Susun Weed, in Healing Wise, also sites dandelion greens as valuable digestive bitters, and flowers as a pain reliever.

Overall, I’ve gleaned that dandelion gets things moving through the body, which is great when we have places that are stuck, whether in our finer fluid systems, our digestion, our circulation, or our psyche.  I know many people who, in an attempt to cleanse themselves of some perceived toxicity, turn to harsh methods such as fasting or colonics, 100 percent raw diets, or yogic salt water drink cleanses.   Many of these fasters end up with worse digestion and depleted intestinal flora after their cleanse.  Our bodies clean themselves if we support them.  If we nourish the organs that cleanse us, we don’t need to resort to deprivation techniques.

Dandelion (Taraxacum officinale)

I come across the word “tonic” applied to dandelion and many other weeds.  For a long time this word confused me.  What is a tonic?  Weed says it’s something that “nourishes the functioning (tonus) of a muscle, organ, or system; invigorates and strengthens all activity.”  This definition is odd because it defines tonic with tone.  What is tone?  Hoffman says tonics are “herbs that strengthen and enliven either a specific organ, or system, or the whole body”.   This explanation still left me confused, somehow, until I heard a definition of tone from my yoga and BMC teacher, Amy Matthews.  She defines tone as “readiness to respond.”   When I pair this definition with the understanding that “reaction” and “response” are two very different things, I get a better chance of grocking what tone is.   With balanced tone, our organs are able to rest when appropriate, and become active when necessary. Ready to respond means being attuned to any situation.  Tonic herbs are helpful because don’t just stimulate our organs:  they nourish them so that the organs can do their work and regulate themselves.  Thus, the wise woman tradition refers to herbs as our “allies,” rather than thinking of them like drug replacements.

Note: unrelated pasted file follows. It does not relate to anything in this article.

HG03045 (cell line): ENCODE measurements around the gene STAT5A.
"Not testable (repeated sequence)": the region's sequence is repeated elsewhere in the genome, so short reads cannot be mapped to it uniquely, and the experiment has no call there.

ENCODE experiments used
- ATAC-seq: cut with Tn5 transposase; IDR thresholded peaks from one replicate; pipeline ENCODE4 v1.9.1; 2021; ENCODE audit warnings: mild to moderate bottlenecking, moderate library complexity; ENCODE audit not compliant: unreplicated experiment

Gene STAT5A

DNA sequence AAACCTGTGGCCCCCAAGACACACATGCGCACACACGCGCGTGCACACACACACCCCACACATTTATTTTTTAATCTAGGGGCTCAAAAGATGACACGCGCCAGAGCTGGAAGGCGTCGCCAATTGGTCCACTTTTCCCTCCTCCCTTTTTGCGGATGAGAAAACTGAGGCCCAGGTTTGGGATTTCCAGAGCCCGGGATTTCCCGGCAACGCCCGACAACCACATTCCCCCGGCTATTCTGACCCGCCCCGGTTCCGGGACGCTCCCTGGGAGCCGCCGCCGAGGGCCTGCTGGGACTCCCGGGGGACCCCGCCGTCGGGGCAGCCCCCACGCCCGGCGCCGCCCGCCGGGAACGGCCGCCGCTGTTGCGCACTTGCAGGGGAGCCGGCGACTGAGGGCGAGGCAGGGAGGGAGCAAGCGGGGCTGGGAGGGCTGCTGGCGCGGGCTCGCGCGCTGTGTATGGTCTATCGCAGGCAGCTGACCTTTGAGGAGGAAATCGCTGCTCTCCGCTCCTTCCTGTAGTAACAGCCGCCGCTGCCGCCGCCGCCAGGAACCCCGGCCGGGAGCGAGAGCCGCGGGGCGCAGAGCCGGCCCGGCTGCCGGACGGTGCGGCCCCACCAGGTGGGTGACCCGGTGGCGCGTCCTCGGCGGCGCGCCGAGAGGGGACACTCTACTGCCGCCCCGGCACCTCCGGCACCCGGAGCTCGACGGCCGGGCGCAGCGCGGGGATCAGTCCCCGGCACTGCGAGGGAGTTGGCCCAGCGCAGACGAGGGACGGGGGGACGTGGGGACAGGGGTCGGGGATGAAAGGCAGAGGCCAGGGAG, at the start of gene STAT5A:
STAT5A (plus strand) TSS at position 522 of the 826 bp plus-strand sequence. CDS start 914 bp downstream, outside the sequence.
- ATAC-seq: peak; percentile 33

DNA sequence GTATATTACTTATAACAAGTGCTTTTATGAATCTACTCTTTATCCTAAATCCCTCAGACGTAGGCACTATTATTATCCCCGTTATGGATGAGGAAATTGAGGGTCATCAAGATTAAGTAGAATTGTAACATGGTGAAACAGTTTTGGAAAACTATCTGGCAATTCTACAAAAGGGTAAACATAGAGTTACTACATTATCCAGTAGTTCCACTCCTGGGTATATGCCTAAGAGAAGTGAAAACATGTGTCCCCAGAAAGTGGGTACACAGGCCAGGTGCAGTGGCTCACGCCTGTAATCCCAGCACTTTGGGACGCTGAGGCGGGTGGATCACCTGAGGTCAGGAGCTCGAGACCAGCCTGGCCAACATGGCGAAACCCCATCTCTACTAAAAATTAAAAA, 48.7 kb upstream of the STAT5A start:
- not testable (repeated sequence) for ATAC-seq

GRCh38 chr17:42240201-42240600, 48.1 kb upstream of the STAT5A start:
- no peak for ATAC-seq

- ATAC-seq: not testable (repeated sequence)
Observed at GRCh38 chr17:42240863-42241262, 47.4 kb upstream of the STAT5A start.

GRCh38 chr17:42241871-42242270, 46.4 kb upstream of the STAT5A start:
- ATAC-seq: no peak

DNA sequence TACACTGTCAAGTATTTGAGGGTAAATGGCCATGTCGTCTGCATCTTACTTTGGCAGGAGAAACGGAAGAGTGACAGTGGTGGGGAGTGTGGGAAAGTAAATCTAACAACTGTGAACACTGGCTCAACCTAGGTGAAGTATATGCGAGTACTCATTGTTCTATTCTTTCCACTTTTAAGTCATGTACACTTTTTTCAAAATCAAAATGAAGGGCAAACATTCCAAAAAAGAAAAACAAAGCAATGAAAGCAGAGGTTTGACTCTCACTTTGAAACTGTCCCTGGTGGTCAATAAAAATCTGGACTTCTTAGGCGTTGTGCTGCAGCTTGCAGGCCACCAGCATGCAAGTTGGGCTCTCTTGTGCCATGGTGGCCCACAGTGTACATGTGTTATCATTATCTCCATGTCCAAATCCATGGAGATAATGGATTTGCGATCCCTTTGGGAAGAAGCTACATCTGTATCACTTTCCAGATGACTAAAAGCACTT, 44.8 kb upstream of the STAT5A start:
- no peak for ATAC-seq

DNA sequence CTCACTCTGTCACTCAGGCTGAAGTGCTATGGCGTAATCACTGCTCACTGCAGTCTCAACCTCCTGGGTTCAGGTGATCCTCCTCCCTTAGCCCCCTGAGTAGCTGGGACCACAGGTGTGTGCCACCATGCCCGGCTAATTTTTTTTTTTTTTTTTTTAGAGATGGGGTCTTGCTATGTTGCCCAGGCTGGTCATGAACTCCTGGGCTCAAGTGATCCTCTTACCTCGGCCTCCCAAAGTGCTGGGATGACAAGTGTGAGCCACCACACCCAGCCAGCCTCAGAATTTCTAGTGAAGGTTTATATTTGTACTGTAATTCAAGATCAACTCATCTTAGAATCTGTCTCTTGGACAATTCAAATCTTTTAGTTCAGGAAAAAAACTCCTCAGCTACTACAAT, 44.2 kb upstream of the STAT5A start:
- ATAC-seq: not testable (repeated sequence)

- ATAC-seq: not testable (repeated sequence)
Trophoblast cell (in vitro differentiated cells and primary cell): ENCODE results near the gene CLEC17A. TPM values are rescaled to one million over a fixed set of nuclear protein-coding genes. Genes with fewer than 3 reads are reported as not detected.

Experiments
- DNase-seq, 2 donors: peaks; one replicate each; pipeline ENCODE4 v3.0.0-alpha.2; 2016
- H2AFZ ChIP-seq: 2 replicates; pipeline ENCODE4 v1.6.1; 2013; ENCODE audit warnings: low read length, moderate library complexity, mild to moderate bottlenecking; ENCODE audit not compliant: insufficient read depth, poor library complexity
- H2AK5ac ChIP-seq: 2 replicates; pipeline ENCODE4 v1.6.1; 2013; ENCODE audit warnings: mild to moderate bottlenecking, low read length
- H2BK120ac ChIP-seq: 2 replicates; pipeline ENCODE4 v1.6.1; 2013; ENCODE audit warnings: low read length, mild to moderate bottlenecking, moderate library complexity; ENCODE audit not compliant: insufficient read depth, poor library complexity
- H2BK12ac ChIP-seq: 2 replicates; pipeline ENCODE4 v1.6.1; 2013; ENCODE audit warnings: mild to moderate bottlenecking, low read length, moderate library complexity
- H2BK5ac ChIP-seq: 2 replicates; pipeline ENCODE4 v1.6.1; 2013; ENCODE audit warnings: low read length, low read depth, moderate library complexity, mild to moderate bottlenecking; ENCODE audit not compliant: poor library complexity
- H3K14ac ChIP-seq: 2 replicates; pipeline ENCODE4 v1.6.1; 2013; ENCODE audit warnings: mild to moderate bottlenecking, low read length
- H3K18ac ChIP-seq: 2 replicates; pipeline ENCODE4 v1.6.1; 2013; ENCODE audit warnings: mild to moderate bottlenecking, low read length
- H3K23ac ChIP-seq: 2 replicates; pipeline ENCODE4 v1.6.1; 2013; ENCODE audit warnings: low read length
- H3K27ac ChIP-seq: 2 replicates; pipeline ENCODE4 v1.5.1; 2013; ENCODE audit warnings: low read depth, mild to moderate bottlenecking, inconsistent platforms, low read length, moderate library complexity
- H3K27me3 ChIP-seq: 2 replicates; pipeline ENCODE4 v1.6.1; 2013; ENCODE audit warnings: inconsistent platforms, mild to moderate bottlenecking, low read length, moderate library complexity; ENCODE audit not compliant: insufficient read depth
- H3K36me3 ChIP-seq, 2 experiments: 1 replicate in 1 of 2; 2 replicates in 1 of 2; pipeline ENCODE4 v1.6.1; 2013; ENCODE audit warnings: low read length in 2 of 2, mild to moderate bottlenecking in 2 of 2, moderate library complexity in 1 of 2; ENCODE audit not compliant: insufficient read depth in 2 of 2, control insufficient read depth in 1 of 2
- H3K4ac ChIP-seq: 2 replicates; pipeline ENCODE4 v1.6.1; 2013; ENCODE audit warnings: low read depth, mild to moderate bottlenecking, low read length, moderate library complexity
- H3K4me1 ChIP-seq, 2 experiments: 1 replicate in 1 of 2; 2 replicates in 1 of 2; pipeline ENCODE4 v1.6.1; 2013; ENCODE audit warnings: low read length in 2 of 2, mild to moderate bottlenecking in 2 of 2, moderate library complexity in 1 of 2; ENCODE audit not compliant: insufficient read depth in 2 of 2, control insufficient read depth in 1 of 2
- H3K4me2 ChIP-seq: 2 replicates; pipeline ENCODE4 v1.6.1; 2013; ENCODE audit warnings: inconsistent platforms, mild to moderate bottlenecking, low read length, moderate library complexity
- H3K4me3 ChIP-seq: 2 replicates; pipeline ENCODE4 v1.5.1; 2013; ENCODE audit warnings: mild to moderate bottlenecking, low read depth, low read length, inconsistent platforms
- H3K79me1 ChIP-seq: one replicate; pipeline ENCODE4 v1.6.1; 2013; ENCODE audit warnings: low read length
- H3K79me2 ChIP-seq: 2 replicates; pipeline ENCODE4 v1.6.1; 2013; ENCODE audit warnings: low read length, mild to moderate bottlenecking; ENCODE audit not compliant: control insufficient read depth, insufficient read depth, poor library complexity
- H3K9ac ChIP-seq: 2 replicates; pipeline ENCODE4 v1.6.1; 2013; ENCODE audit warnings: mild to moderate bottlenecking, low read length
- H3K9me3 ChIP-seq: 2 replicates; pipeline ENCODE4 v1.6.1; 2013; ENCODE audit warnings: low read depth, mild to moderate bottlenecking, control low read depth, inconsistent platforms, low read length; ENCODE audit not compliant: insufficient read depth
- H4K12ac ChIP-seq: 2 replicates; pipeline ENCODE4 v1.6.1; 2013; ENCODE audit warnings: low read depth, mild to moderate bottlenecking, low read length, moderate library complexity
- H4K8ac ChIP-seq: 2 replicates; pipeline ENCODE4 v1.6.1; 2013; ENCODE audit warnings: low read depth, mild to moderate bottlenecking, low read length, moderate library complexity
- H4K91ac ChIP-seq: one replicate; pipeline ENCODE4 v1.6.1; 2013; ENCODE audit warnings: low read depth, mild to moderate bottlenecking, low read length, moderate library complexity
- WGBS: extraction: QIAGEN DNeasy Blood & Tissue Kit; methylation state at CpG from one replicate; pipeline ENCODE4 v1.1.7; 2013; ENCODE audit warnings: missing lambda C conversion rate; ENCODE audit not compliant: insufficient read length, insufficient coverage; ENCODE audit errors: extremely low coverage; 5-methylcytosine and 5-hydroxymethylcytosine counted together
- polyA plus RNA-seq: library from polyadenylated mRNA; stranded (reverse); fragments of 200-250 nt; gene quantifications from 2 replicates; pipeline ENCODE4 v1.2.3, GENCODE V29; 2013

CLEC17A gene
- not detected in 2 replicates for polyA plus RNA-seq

A year or so ago, I picked up a bottle of Dand-E-Chick, a coffee replacement beverage made by a local Brooklyn lady.  I’ve had other chicory beverages that are just infuriating: I drink them, and I feel resentful that I am not actually drinking coffee.  This stuff, somehow, is better.  It has the bitter-sweetness of coffee without trying to pretend to be coffee.  Dand-E-Chick lady used to sell the grounds at Abhyasa Yoga Center, where I teach.  They haven’t turned up at the center lately, but I’ve taken to making my own version.  I think her ratio is still a little better taste-wise but here’s what I do:

 

Dandelion-Chickory coffee replacement:

Combine:

4 T ground roasted dandelion root

4 T chicory root

2 T cocoa or cinnamon

Add a couple scoops to your french press (just like you would coffee grounds), and pour boiling water over the herbs.  Let steep 5 minutes.  Pour a cup, adding milk to your taste.

Dandelion-Burdock Soda: British and Beautiful.

16 Jul

Recently my sister went on a trip to England, and she sent me this picture of this during her travels.